An online questionnaire was developed to quantify our main qualitative findings from Phase 1. We used an email database of the national professional network of PHPs in the Netherlands to reach respondents for the questionnaire. The database includes the vast majority of PHPs working in infectious disease control in the Netherlands, which allowed us to efficiently reach out to our target population. Between May and June 2019, 260 PHPs from all 25 PHS in the Netherlands were invited via email to complete the online questionnaire. Questionnaires were accessible to respondents for 4 weeks, during which we sent three reminders.

Statements were formulated regarding the qualitatively identified advantages and challenges of RDD for CT, and regarding the intention to use RDD for CT (See Additional file 3). Questionnaire respondents could respond to the statements on a 5-point Likert scale, ranging from strongly agree (1) to strongly disagree (5).

The questionnaire contained four sections. First, respondents were shown a webpage containing information and objectives of the study. Second, respondents were shown a short video explaining RDD. The video showed the same PowerPoint presentation (based on Fig. Fig.1),1), and we used the same script (Additional file 1) for explaining RDD as in Phase 1. Third, respondents sequentially worked through the hypothetical scenarios, in each of which they responded to the developed statements. In each respective scenario, respondents were additionally asked if they would use RDD for CT if it were available at their PHS. Fourth, at the end of the questionnaire, we asked for respondents’ general intention (outside the context of the hypothetical scenarios) to use RDD for CT.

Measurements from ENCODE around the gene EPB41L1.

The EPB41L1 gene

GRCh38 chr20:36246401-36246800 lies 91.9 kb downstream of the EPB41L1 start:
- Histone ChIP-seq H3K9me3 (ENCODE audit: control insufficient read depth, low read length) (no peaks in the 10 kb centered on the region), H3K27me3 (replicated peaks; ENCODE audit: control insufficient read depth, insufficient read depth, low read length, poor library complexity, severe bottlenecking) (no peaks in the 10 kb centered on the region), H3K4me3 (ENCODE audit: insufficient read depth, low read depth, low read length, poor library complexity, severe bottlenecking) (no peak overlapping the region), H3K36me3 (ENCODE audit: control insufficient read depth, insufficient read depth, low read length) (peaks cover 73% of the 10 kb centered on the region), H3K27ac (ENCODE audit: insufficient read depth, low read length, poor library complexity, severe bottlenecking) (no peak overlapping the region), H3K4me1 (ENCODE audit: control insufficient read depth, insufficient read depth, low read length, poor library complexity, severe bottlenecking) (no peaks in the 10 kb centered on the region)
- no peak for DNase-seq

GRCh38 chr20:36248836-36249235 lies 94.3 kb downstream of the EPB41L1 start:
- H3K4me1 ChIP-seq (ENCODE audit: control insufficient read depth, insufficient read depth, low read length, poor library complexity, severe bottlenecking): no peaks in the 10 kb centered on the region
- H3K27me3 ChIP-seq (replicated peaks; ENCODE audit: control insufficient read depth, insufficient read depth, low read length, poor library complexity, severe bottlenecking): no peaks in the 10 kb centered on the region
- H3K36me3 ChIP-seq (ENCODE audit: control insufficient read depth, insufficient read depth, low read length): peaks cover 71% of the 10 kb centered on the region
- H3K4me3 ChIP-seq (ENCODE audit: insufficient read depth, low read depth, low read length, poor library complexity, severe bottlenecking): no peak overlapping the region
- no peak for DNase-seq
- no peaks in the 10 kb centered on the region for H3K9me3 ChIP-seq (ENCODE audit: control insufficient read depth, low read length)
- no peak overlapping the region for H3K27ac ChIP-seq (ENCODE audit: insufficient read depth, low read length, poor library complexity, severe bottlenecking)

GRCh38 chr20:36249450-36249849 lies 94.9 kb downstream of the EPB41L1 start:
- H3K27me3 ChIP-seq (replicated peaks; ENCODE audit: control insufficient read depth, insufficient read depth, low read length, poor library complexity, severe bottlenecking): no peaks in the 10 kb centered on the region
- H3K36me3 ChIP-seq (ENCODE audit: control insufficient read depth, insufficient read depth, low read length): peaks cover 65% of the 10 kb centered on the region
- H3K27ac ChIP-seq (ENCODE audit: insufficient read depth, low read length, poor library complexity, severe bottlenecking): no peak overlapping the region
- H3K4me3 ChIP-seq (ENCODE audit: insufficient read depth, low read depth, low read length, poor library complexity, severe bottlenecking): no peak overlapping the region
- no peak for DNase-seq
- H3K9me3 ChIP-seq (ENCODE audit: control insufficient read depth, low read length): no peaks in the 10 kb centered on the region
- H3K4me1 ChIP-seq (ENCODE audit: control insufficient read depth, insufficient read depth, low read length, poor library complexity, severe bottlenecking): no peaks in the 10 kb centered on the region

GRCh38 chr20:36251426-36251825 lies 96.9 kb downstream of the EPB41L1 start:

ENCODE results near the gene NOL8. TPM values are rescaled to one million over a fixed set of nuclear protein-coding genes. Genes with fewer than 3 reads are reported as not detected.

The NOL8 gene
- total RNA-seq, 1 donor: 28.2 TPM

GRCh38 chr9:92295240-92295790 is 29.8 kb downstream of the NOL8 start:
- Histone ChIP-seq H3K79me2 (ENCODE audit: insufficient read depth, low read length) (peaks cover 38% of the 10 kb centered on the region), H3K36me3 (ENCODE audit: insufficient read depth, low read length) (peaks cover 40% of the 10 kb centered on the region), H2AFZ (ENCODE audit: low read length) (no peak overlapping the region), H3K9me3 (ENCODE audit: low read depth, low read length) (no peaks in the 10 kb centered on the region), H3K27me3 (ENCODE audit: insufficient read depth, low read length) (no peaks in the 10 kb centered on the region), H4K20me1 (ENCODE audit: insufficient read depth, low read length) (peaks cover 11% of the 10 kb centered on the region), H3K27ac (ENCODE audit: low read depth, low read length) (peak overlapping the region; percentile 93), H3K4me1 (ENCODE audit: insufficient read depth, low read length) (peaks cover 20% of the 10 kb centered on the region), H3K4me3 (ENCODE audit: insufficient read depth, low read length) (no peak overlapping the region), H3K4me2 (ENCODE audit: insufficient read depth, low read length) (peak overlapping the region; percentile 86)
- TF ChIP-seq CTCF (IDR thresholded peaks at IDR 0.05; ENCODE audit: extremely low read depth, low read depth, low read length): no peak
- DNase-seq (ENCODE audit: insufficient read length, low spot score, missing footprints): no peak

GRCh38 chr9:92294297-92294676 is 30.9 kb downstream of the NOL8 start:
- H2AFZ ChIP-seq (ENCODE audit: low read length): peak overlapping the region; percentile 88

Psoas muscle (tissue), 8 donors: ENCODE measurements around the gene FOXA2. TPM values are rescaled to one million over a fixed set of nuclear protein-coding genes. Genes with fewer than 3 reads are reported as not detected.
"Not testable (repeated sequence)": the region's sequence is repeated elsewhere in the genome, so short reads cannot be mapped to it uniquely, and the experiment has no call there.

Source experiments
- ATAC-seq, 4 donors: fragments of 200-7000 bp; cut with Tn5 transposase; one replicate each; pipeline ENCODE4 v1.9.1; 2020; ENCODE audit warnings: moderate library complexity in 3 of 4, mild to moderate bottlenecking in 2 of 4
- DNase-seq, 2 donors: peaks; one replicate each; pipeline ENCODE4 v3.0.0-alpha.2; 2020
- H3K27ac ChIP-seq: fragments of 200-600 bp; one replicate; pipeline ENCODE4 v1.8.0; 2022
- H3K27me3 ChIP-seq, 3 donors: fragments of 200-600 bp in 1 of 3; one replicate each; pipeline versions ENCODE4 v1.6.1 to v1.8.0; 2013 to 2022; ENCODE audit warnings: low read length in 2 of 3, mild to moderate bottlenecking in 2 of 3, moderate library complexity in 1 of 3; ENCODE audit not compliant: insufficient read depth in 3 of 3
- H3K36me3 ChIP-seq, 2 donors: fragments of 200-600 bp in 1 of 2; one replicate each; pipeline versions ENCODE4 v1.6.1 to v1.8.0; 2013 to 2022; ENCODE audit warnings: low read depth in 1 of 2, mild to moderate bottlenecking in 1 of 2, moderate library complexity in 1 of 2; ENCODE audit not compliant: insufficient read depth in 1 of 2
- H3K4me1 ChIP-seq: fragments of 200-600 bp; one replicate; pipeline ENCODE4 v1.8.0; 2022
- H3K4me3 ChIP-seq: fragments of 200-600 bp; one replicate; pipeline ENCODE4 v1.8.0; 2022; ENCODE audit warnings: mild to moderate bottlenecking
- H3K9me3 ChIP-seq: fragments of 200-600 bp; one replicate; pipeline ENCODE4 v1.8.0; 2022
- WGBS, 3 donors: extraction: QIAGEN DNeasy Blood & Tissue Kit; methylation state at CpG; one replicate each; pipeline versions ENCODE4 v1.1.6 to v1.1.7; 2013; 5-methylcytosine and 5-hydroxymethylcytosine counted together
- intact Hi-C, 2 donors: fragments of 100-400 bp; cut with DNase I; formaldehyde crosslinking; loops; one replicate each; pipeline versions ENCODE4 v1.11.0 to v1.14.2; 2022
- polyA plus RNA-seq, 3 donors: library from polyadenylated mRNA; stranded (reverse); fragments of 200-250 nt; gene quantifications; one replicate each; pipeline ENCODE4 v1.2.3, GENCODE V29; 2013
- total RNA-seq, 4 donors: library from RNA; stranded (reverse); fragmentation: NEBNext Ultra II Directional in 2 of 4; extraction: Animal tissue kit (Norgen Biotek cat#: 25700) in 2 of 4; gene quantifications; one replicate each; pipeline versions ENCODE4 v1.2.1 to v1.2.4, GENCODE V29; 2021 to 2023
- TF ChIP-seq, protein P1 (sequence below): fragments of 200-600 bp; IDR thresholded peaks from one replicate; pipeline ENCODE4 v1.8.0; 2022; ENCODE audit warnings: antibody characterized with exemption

The online questionnaire was distributed through the survey software Formdesk (https://en.formdesk.com) and took 25–30 min to complete.

Descriptive analyses were conducted for respondents’ characteristics, for their responses to the statements (in each scenario), and for their intention to use RDD for CT (in each scenario and in general). Percentages were reported for all categorical variables. Distributions of continuous variables were checked using histograms, and medians and inter-quartile ranges (M;IQR) were reported (see Additional file 3).

For reporting purposes, we grouped respondents who reported to agree and respondents who reported to very much agree to the statements (on a case-by-case basis). For each statement, the combined percentage of agreeing respondents was reported. To check if the general intention to use RDD for CT was associated with respondents’ characteristics, we first created a dichotomous intention variable. Respondents who very much agreed and agreed were grouped, as were respondents who were neutral, disagreed, or very much disagreed. We then checked associations using Chi-square tests. Fisher’s exact test was used when assumptions for the Chi-square test were violated (i.e. less than 80% of categories having an expected count of five or over). All analyses were conducted in Statistical Package for the Social Sciences (SPSS) v.24.

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